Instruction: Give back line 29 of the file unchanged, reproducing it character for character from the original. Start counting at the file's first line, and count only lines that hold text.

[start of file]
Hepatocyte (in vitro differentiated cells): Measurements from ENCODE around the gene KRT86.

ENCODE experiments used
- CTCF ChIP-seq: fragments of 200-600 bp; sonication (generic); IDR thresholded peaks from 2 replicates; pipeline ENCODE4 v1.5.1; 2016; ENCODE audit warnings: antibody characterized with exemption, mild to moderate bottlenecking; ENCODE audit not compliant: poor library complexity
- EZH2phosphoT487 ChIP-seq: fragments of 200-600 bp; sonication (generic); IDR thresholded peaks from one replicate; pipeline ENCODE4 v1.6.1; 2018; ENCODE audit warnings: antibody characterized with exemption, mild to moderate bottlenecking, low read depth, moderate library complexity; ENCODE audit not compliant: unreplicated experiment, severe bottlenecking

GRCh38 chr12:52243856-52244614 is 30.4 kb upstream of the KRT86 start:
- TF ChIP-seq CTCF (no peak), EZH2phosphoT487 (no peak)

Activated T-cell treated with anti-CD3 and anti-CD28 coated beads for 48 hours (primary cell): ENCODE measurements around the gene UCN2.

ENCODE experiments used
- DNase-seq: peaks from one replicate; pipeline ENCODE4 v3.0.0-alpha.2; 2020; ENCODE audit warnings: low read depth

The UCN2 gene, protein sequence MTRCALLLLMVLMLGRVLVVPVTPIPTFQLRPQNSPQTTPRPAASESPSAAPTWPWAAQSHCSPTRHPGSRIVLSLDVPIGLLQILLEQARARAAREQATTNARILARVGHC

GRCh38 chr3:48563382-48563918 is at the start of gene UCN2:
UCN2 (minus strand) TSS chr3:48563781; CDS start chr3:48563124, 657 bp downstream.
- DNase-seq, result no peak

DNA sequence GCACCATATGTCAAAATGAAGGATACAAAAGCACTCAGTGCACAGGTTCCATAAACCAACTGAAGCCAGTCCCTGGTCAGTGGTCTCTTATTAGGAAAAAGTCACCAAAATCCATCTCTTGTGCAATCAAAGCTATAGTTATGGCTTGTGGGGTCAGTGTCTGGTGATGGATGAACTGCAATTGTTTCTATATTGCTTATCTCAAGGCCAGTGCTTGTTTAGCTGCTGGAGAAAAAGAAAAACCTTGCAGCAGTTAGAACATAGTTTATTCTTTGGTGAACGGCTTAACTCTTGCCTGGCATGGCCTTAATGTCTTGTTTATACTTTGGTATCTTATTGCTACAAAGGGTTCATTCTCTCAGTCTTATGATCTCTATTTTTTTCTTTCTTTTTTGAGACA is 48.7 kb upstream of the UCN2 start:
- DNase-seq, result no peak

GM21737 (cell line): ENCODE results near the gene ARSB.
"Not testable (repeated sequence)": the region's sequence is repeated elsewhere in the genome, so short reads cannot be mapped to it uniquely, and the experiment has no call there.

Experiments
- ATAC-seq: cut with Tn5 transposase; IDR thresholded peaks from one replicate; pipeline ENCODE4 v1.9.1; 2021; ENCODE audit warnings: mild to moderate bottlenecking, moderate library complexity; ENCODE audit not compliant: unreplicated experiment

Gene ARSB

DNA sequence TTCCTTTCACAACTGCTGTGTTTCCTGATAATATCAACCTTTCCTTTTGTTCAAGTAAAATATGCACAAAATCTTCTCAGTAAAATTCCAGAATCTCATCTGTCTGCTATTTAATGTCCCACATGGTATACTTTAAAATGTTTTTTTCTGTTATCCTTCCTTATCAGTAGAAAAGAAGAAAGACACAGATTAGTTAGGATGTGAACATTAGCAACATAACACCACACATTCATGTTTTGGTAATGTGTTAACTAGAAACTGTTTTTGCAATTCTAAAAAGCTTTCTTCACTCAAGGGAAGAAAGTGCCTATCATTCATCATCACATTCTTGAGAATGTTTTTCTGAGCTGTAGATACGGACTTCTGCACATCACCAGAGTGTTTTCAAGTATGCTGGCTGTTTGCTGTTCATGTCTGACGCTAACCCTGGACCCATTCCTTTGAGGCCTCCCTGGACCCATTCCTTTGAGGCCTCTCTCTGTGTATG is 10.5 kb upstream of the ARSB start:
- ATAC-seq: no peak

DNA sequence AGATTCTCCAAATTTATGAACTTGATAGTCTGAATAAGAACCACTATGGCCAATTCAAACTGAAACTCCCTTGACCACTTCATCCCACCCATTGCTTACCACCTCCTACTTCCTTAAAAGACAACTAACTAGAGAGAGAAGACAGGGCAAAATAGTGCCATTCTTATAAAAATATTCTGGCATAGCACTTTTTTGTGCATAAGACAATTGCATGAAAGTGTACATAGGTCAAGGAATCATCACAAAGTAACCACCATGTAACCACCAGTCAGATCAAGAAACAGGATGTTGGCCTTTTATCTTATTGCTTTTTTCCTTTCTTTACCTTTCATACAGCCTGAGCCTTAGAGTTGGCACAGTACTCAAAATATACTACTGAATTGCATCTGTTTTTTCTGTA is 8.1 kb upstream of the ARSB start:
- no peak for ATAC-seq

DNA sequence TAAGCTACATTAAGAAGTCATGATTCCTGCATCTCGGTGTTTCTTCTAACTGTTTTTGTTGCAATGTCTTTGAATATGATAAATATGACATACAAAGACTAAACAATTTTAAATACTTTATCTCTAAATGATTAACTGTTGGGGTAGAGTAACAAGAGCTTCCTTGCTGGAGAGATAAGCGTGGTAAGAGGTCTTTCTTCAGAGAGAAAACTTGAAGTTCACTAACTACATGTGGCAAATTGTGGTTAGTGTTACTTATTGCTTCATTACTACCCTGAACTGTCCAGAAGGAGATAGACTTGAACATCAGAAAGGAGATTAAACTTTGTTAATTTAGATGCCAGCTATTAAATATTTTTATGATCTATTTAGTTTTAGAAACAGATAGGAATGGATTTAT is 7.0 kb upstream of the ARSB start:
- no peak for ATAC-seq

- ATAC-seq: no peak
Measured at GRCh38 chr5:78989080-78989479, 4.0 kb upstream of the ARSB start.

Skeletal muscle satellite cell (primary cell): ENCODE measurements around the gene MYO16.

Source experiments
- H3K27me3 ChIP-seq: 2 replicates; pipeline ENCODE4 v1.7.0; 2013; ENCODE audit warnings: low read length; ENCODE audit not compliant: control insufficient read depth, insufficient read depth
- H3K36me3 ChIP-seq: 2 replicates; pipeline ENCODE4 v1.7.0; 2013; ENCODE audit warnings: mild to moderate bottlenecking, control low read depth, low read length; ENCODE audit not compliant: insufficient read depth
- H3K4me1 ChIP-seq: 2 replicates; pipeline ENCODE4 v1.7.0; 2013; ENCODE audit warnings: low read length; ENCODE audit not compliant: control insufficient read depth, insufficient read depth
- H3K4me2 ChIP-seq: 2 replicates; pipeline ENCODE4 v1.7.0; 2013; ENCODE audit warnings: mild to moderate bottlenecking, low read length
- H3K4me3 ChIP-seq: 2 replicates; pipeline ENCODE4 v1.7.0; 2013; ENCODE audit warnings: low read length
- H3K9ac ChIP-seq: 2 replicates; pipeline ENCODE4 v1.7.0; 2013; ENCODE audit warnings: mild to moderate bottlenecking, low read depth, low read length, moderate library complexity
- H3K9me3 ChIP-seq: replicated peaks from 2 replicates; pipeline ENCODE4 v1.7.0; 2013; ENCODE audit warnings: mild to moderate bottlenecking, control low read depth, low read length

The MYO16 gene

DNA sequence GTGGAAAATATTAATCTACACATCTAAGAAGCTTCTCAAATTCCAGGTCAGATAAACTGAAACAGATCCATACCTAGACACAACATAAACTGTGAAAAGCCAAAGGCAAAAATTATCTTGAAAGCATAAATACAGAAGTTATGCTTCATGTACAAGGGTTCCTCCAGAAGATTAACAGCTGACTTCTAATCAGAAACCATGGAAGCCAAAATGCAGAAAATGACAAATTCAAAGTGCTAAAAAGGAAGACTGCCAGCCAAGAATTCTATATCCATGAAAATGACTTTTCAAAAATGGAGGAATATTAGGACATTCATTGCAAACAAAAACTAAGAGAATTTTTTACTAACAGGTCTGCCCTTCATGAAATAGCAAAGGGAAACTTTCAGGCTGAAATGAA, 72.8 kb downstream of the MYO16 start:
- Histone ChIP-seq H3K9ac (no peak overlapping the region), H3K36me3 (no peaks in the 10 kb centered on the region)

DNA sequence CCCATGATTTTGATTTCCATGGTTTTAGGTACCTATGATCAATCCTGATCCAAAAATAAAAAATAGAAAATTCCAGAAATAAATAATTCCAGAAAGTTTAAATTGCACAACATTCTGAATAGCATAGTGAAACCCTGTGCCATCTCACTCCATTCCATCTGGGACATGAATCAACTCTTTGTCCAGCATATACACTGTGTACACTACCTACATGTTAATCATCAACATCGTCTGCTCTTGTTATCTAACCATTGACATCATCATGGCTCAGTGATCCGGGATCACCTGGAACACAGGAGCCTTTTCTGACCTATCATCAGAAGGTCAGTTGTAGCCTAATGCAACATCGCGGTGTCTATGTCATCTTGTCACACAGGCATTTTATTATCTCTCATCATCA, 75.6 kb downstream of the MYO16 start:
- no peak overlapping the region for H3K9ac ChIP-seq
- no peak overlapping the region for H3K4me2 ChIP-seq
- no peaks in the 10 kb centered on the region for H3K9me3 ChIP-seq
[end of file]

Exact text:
Skeletal muscle satellite cell (primary cell): ENCODE measurements around the gene MYO16.